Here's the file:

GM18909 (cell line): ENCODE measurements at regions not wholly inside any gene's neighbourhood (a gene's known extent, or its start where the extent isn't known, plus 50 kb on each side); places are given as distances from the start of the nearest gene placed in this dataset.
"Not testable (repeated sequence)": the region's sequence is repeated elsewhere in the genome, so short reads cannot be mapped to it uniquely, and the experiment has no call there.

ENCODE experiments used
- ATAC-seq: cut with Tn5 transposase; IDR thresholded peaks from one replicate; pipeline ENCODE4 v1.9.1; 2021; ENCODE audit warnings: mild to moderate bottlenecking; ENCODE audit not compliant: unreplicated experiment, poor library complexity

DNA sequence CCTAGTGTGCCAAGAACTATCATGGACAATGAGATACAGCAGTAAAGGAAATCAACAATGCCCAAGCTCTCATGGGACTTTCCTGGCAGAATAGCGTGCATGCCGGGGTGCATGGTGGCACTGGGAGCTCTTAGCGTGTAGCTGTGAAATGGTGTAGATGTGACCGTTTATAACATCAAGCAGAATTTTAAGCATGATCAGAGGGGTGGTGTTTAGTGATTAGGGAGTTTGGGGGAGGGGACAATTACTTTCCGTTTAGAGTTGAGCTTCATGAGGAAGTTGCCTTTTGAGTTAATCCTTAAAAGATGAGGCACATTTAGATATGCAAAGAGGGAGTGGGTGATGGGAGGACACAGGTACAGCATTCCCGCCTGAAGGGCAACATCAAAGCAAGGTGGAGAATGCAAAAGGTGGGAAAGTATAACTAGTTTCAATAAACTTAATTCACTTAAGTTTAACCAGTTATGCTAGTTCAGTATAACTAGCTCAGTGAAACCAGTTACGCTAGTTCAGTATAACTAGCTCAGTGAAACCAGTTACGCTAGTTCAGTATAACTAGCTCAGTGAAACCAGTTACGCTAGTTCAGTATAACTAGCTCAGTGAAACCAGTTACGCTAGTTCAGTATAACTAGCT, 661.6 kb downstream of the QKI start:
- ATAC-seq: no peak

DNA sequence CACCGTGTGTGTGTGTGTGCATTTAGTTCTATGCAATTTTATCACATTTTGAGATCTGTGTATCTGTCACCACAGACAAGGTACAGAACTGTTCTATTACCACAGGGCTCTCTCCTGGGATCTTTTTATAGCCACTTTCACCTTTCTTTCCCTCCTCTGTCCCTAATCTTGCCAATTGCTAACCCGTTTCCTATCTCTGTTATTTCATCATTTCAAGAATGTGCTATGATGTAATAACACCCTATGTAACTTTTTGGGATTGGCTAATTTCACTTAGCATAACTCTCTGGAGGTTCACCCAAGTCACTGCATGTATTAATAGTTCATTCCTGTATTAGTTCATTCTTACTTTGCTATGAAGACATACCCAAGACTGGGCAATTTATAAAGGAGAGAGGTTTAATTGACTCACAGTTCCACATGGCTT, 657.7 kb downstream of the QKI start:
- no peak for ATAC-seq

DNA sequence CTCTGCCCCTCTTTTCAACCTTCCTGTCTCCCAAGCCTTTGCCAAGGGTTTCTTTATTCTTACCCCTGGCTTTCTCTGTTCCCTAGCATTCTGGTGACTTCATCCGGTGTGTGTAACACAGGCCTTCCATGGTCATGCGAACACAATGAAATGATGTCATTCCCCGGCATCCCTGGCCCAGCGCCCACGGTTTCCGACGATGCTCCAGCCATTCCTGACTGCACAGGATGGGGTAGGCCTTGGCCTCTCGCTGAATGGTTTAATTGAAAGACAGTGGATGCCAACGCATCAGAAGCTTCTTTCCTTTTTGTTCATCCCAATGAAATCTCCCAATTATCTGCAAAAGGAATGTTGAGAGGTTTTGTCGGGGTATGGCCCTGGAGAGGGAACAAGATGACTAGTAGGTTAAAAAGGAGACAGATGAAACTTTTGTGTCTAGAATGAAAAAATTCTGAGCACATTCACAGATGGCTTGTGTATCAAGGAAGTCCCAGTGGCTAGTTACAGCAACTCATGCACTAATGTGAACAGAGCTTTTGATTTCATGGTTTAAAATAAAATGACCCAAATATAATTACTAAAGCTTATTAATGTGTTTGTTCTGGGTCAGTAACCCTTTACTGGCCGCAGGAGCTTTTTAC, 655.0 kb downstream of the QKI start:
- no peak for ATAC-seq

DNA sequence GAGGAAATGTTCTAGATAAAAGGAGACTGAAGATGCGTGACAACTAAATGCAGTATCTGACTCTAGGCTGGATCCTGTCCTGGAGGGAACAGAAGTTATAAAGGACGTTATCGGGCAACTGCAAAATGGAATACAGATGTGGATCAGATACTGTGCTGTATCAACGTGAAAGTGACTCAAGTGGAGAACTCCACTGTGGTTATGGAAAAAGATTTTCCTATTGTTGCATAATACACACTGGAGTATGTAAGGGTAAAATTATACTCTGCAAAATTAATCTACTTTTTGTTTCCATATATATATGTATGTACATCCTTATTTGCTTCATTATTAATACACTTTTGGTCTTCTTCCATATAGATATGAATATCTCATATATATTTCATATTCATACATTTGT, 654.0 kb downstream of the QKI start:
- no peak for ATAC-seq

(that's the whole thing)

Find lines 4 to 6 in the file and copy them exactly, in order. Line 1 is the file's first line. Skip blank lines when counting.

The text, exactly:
- ATAC-seq: cut with Tn5 transposase; IDR thresholded peaks from one replicate; pipeline ENCODE4 v1.9.1; 2021; ENCODE audit warnings: mild to moderate bottlenecking; ENCODE audit not compliant: unreplicated experiment, poor library complexity

DNA sequence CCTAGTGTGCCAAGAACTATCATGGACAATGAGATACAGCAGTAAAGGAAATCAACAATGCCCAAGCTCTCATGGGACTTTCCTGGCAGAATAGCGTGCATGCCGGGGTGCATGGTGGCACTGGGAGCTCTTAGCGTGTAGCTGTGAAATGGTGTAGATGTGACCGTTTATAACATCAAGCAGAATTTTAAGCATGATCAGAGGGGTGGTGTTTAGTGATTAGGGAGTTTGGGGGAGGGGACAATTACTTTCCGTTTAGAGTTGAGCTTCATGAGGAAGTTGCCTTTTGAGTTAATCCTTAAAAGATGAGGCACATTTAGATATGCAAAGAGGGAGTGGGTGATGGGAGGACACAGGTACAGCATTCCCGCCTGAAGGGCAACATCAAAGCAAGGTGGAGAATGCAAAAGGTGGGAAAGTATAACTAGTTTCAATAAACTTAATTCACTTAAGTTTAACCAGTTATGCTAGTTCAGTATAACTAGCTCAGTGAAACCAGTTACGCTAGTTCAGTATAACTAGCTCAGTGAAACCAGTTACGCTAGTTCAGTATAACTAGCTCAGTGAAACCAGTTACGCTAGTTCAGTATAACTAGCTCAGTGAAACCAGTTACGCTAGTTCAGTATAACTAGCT, 661.6 kb downstream of the QKI start:
- ATAC-seq: no peak